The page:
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Contact us if you have research results or valuable experience to share or think your project could benefit from feedback.
get in touch >
The Heritage & Slow TourismLAB is brought to you by HTHIC | Elgin & Co.
They gratefully acknowledge the financial support of
DutchCulture | Centre for international cooperation
and the collaboration with
Dutch National Committee of ICOMOS | International Council on Monuments and Sites.
“Optimizing Slow Heritage Tourismscapes”
A special issue of the open source journal “Heritage” is now open for submission. about this issue >
Publisher MDPI waives the Article Processing Charge (APC) for all papers submitted between 1 June and 31 August 2021. Deadline for manuscript submissions is 31 December 2021. read more >
[Posted 15 May 2021]
“The Journey Inside”
Webinar on Modern Pilgrimage
On 7 May, Business/Visit Finland offers the webinar “Matka Itseen – Webinaari Modernista Pyhiinvaelluksesta”. Karin Elgin-Nijhuis will be contributing to this webinar and speak about Slow Travel and introduce the LAB. The majority of the presentations will be in Finnish. read more >
[Posted 9 April 2021]
Slow Art Day 2021
On Saturday 10 April more than 100 venues will be hosting Slow Art Day events. Slow Art Day is a global event with a simple mission: help more people discover for themselves the joy of looking at and loving art. read more >
[Posted 7 April 2021]
UNWTO reported on 28 January 2021 that “Experts foresee growing demand for open-air and nature-based tourism activities, with domestic tourism and ‘slow travel’ experiences gaining increasing interest.” read more >
[Posted 11 February 2021]
European Tourism Manifesto
European Tourism Manifesto, an alliance of more than 60 European public and private organisations, published its final paper on 9 February.
The title of the paper is “Call for action: Accelerate social and economic recovery by investing in Sustainable Tourism Development”. It offers “a non-exhaustive list of concrete investment proposals and reforms in Travel and Tourism, that would contribute to making EU countries’ economies more resilient”.
The investments are “grouped according to the EU flagship initiatives listed in the European Commission’s Guidance to Member States on Recovery and Resilience Plans and can be integrated in the national recovery plans”.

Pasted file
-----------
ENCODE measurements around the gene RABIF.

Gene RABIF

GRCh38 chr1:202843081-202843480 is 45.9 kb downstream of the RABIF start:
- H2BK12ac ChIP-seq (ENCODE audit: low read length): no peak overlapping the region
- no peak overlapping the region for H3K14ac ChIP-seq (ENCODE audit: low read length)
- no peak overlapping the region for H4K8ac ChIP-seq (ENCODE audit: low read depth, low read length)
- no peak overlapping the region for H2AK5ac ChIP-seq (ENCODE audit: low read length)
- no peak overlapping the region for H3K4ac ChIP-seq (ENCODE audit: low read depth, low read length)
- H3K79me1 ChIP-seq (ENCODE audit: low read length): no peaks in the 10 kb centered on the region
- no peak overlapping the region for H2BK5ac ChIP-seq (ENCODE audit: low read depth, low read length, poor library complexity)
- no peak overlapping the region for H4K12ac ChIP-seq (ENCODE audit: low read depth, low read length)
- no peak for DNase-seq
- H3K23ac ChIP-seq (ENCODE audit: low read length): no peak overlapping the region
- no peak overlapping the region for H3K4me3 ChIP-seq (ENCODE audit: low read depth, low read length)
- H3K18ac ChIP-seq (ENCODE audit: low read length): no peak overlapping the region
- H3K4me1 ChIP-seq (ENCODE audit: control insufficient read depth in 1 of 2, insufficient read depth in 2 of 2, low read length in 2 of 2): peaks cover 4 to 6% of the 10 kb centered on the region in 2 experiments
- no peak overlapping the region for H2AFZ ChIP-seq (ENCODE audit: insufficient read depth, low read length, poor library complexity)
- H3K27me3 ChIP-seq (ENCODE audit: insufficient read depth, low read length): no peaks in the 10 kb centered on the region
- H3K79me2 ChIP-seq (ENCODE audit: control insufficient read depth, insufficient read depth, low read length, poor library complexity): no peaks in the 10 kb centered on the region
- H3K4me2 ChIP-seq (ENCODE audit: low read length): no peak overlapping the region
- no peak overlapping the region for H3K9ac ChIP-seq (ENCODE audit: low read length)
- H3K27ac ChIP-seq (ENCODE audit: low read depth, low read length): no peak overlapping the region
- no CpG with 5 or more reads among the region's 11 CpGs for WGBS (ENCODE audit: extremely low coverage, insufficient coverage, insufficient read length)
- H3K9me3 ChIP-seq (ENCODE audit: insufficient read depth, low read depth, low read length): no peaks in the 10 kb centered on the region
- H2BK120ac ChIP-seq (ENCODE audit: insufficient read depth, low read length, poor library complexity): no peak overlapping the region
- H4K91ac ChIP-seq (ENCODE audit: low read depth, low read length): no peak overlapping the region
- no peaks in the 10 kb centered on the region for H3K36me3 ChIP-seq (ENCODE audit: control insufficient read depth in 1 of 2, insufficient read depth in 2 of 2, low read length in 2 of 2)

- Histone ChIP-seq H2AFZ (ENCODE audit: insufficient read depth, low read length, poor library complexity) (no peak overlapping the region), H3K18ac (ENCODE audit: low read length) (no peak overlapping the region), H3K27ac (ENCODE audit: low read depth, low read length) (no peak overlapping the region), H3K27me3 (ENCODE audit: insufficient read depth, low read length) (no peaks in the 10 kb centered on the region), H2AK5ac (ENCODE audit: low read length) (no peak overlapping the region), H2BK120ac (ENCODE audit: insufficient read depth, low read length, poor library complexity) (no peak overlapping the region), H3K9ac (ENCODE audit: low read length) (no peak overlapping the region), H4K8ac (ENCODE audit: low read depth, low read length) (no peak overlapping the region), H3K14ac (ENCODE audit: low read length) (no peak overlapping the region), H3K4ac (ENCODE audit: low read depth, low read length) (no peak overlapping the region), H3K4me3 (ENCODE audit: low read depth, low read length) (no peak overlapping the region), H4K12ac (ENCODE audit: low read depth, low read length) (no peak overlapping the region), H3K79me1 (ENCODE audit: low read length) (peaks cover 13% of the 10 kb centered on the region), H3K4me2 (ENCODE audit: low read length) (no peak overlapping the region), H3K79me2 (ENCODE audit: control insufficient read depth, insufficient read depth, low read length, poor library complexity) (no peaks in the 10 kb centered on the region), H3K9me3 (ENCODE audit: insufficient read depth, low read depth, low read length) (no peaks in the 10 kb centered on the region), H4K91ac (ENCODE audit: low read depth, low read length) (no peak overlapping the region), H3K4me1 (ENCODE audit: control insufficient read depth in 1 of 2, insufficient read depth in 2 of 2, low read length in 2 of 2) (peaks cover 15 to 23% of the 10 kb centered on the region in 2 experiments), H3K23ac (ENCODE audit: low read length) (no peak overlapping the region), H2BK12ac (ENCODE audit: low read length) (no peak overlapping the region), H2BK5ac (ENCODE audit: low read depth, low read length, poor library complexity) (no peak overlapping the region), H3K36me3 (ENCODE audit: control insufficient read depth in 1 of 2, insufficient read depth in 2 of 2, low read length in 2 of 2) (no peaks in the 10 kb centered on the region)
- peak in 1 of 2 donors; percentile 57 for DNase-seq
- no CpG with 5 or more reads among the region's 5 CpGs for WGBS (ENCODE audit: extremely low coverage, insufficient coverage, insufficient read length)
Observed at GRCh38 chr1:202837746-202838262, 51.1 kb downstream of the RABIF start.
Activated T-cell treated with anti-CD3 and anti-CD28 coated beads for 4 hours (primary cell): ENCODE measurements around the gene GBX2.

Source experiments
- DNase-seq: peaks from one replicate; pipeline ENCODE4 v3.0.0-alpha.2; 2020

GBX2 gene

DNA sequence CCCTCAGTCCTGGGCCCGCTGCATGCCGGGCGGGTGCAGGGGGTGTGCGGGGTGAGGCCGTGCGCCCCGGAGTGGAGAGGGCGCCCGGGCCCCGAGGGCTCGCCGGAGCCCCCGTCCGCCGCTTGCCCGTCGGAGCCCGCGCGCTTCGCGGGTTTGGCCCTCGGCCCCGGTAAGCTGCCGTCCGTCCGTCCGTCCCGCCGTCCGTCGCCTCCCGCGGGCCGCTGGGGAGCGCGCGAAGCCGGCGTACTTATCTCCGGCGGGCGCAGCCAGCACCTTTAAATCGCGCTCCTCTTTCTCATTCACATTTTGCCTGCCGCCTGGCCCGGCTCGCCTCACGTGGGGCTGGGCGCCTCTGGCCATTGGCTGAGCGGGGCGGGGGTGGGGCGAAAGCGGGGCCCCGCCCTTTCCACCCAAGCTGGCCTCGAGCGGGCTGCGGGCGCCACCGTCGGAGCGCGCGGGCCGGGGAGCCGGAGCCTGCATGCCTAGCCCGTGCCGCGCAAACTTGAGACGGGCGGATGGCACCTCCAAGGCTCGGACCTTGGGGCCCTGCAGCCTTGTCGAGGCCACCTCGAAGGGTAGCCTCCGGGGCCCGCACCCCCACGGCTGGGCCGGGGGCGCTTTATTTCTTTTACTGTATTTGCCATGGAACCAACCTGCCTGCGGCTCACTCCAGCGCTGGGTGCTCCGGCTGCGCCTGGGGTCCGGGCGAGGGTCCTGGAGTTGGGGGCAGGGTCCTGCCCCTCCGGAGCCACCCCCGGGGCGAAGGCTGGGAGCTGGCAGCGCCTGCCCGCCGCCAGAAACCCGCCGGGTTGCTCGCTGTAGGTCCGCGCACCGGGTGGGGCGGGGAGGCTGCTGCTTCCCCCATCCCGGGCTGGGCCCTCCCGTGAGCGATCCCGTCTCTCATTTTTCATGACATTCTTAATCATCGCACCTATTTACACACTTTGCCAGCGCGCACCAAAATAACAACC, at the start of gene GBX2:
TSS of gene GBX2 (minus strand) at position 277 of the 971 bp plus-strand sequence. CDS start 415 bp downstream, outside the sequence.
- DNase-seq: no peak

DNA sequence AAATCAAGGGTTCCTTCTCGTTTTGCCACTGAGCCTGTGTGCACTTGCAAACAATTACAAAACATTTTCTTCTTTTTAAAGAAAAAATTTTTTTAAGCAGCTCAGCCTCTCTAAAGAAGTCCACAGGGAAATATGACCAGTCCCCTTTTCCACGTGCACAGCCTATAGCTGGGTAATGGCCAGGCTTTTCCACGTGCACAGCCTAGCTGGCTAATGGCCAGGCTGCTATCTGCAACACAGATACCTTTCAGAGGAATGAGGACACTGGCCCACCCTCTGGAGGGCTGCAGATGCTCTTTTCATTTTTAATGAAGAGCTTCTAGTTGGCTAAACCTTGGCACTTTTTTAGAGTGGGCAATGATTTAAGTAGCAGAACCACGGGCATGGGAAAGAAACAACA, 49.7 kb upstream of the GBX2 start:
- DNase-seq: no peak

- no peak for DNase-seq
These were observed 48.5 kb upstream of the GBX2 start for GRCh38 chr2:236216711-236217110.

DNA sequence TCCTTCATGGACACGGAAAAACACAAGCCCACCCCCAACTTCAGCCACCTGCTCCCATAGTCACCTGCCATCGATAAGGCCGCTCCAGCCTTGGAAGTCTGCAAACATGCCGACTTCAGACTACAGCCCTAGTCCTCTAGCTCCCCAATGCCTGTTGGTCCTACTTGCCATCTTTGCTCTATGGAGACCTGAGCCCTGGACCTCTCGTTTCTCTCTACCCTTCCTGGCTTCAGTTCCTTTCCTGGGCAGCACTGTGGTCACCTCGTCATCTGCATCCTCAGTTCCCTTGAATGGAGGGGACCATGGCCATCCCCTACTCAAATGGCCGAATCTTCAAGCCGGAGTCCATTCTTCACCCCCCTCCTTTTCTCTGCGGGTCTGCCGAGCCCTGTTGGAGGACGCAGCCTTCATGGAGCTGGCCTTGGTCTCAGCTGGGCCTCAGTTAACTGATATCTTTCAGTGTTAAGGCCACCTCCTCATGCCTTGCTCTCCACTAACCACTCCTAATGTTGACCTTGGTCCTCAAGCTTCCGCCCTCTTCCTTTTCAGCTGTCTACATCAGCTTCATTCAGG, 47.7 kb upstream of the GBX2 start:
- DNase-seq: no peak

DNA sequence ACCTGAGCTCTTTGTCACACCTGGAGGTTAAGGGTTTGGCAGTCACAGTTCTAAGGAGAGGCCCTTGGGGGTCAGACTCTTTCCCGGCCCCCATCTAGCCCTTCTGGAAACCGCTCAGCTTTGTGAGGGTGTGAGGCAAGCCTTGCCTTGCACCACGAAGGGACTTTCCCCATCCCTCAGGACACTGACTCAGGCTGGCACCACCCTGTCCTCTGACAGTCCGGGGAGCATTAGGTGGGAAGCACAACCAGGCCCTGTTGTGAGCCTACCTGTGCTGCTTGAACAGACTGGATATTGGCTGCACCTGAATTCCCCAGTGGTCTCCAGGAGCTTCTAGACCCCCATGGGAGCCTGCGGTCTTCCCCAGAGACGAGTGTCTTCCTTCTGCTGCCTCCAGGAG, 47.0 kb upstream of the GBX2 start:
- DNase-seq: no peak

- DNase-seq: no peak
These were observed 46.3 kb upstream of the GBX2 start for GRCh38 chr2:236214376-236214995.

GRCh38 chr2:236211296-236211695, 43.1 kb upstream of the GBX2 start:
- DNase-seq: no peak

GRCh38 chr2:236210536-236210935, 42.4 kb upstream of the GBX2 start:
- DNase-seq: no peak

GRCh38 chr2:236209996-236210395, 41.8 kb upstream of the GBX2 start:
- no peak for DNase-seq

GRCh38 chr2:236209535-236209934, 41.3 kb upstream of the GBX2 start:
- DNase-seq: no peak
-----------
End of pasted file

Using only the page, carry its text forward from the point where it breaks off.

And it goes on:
Slow Tourism is a recurring theme in this paper. read more >
[Posted 11 February 2021]
SLOW DESTINATIONS was the theme of the third LAB meeting on 9 December 2020. The LAB meeting included two interesting cases: a Cittaslow certified municipality in the Netherlands and a “Slow Tourisme” region in Switzerland that offers “Slow Travel, Slow Sleep, Slow Food, Slow Wine, Slow City”.
Interested partes from 24 nationalities listened to Joerie Minses and Michelle Hillebrand of the Dutch Cittaslow Alphen-Chaam, and to Véronique Hermanjat of the Swiss region Morges.
Questions raised include: How to be/become Slow as a municipality? Why “Slow” and not only “sustainable”? To be or not to be: a Slow Tourism destination, a Slow Destination, a Slow Food Travel Destination and/or a Cittaslow?
[Posted 11 December 2020]
GLOBAL RESULT” – words of Michele Rumiz that summarise well our LAB meeting about Slow Food Travel of 21 October.
Eckart Mandler illustrated how local communities can indeed use their own gastronomic heritage as an engine for sustainable tourism and economic development. Participants were impressed by the success achieved in Carinthia and the thoughtful and holistic approach to destination marketing.
Burcin Kalabay Hatipoglu moderated the Q&A session with participants: “A great session. Key challenges that were addressed: local leadership; developing an integrated approach to tourism development based on the Slow Food philosophy; financing the development phase; involving stakeholders; impact assessment.
[Posted 24 October 2020]
WITH THE OCTOBER LAB meeting we contributed to the Terra Madre Salone del Gusto 2020-2021 programme. We were truly honoured to be invited. Terra Madre is the most important international Slow Food event dedicated to good, clean and fair food. The LAB meeting focused on Slow Food Travel. read more >
[Posted 22 October 2020]
WE ARE LOOKING BACK on a most interesting September meeting in LAB. Speakers Sara Mair Bellshaw (Slow Adventure) and Celia Bull (Selkie Explorers) generously shared their insights into what are “Critical Success Factors for the Slow Adventure Organisation and Businesses”.
Participants learned about Sara Mair Bellshaw’s approach to engaging destinations, attracting and retaining ambassadors and ensuring the continuity of the successful Slow Adventure project.
Both speakers addressed the importance of partnerships, community, trust, well-being, empathy, “reading the customer” and creating immersive experiences. A summary of this meeting will be available for those who participated in this LAB.
[Posted 3 September 2020]